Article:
Mr. Haslam, I’ve presented you with a sound strategy for free-agency and drafting to fill the biggest holes in this team. Now that you’ve finally found a head coach, one that Mike Lombardi couldn’t come out in the press conference to help present to the team. The fans seem generally pleased with this hire, so lets please them again. Fire Lombardi and hire me as the new General Manager of the Cleveland Browns.
Owner, CEO, GM, Assistant GM, Head Coach, Offensive Coordinate, Defensive Coordinator, Position Coach, & Water Boy for the 2013-2016 Virtual Cleveland Browns
My latest post for the Scientific American Guest Blog is up. It’s a response to an article at Salon that promotes some dangerous ideas about obesity by equating anti-obesity sentiments to homophobia, and downplaying the medical risks of obesity. As someone with weight problems, I thought it was important to publicly disagree with what was said in the Salon article. If you’d like to weigh in (pun intended) on the subject, the article can be found here: “Anti-Obesity Is Not The New Homophobia.”
9/11 was a traumatic day for all Americans, myself included. While I didn’t lose anyone I knew that day, we all lost a piece of ourselves. My experience of the event is complicated by the fact that I’m an Arab-American Muslim. All three pieces of that identity – the Arab, the American, and the Muslim – were profoundly effected by the events of that day.
Five or six years ago, I began writing about my experiences, and over the course of the next few years, revisited that piece, fine-tuning it into the memoir short that was published by Mobius: The Journal of Social Change. It felt appropriate to repost the link to the story, so here it is: Voices From The Corral.
I recently realized in my father-for-a-second-time daze that I’d neglected to mention my most recent guest blog post at Scientific American, entitled Scientific Arabian: Revolutions Then and Now. This article hews close to one of my motivations as a writer – to increase an awareness of the Arab world’s contributions to science in Western audiences.
As a high school student, I can’t recall a single instance where a teacher made any mention of the Arab world’s contributions to science. I DO recall learning about Avveroes and Avicenna in college, who I’d later learn through studies outside the school system were Arab scientists named Ibn Rushd and Ibn Sina. In our post 9/11 world, this sort of denial and minimization has only exacerbated the issue, and has been incorporated into a larger fabric of Arab/Islamophobia.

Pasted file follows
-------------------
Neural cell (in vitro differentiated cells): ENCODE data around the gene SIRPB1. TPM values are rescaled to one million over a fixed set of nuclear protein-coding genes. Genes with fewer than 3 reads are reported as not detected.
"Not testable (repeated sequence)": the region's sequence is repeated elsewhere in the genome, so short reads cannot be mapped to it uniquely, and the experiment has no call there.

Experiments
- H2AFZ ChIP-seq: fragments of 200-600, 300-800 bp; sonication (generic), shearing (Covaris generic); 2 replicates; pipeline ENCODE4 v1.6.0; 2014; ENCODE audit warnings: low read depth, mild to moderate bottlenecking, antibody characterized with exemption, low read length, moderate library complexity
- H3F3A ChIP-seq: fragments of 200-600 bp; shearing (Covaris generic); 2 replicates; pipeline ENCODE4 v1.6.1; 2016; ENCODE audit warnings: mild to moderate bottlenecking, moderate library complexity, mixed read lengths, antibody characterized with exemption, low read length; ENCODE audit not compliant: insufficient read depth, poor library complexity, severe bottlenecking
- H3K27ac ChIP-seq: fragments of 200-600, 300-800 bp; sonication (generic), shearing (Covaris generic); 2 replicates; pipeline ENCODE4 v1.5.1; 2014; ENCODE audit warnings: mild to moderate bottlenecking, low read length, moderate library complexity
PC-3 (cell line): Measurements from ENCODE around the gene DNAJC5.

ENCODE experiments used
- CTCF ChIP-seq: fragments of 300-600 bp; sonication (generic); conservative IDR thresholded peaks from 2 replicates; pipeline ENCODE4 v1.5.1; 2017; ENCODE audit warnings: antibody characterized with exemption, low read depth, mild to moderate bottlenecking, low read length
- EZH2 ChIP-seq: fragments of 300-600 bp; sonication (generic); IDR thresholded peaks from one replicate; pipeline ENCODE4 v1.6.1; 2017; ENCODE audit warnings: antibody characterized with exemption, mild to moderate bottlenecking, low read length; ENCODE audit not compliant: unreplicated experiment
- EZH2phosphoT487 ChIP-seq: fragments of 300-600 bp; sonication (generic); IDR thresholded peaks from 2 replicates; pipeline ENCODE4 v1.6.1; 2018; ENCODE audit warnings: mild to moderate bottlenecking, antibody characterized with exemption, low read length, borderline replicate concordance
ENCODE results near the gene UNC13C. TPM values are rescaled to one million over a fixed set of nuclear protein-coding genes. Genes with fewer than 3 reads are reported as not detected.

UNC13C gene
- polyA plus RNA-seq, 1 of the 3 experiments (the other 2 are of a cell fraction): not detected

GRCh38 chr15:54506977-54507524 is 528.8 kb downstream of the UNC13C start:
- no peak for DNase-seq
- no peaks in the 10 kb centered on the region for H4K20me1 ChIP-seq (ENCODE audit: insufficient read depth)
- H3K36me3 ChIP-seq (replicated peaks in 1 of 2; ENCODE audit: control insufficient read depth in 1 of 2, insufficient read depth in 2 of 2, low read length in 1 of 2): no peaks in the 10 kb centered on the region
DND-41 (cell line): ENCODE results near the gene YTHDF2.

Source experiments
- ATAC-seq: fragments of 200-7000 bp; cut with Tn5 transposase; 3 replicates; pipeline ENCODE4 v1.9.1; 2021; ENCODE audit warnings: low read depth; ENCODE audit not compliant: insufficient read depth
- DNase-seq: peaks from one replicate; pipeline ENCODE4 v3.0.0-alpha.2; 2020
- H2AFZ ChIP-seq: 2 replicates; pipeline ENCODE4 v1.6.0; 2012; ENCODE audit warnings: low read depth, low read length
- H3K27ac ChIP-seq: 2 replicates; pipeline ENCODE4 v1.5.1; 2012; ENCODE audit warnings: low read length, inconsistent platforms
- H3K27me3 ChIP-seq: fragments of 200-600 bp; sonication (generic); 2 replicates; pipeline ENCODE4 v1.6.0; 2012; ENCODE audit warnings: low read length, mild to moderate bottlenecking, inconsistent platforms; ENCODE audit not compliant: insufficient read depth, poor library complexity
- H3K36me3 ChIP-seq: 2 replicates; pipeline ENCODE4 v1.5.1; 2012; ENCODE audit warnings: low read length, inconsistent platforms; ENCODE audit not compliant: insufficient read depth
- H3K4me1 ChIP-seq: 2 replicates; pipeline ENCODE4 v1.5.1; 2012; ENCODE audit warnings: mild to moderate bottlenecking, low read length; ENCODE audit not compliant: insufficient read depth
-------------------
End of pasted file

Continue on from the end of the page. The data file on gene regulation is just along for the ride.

I’m not delusional enough to think this series will even amount to a speed-bump for the fear machine, but perhaps it’ll have a few readers thinking about how the pace of scientific advancement is connected with the sharing of information between cultures.
Two weeks ago I found myself Stupefied by my mailbox.
Contained within its dark innards was a single letter from Bruce Bethke, editor of Stupefying Stories. I wasn’t expecting a hard-copy communications from him: payment for “Two Zombies Walk into a Bar” was to be arranged via PayPal, and a response to my latest submission was expected to be a rejection via e-mail (like all other communications with this publisher), though I hoped not.
Like most any story that an author tries to publish, “HoPE” had its share of rejections – in this case, five times. Considering the experimental nature of the story (who the heck writes a story in Pythonesque code format?), and the fact that it’s only 275 words long, I fully expected another rejection.
I opened the letter and unfolded it to find a contract. For “HoPE”. What? Just like that? No acceptance e-mail? Unusual, but I’ll take it!
So why had Stupefying Stories accepted “HoPE” where others hadn’t? Its a foolish game, trying to guess the motives of editors, but I never claimed to be wise. I can think of a couple possible reasons why Bruce & Co. accepted “HoPE”:
- Go ahead and click that link up there, the one that says “Bruce Bethke“. Okay, I’ll make it easy. You can just click the one on his name two sentences earlier. Read his profile. Now, I had it in the back of my head that if I found a publisher that had some computer programmers on its staff, the story would have a shot. I wasn’t consciously aware that Bruce was a programmer when I submitted this story to his publication. Perhaps subconsciously I was. On the other hand, I’d submitted the story to Unitied Shoelaces of the Mind specifically because I thought they’d be interested in something experimental AND because the editor’s bio mentioned computer programming. In baseball terms, 1 for 2 ain’t bad. Hooray for the subconscious!
- In an interview at IGMS (you’ll need an account to read the whole interview), Ben Bova said this of John Campbell: